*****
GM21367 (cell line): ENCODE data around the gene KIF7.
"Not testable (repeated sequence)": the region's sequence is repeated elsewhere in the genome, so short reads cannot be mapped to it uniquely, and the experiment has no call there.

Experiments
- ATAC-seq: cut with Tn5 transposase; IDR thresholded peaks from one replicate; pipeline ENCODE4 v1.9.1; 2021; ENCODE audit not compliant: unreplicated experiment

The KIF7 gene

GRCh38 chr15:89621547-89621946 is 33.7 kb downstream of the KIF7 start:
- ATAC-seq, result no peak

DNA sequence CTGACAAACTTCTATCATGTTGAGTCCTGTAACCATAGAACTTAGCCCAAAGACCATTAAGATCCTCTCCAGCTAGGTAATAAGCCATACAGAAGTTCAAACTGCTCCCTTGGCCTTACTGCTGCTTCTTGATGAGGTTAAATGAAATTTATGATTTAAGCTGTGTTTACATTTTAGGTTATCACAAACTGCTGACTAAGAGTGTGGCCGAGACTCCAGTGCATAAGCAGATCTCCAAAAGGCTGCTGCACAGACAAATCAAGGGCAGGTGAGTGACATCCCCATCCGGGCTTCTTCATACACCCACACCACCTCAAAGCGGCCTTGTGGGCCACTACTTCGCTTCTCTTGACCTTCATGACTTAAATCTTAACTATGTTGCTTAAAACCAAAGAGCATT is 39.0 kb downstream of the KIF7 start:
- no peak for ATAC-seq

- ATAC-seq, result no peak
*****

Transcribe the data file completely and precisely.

GM21367 (cell line): ENCODE data around the gene KIF7.
"Not testable (repeated sequence)": the region's sequence is repeated elsewhere in the genome, so short reads cannot be mapped to it uniquely, and the experiment has no call there.

Experiments
- ATAC-seq: cut with Tn5 transposase; IDR thresholded peaks from one replicate; pipeline ENCODE4 v1.9.1; 2021; ENCODE audit not compliant: unreplicated experiment

The KIF7 gene

GRCh38 chr15:89621547-89621946 is 33.7 kb downstream of the KIF7 start:
- ATAC-seq, result no peak

DNA sequence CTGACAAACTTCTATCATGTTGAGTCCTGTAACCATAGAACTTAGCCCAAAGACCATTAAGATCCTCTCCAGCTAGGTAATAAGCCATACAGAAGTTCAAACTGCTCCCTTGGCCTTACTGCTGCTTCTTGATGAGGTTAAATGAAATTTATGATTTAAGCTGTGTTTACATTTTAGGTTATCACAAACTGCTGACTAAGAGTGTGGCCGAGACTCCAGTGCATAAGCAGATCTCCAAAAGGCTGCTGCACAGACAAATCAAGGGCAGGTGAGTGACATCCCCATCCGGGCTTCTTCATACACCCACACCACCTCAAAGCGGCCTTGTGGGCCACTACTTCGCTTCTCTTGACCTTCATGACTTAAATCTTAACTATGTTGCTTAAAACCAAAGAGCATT is 39.0 kb downstream of the KIF7 start:
- no peak for ATAC-seq

- ATAC-seq, result no peak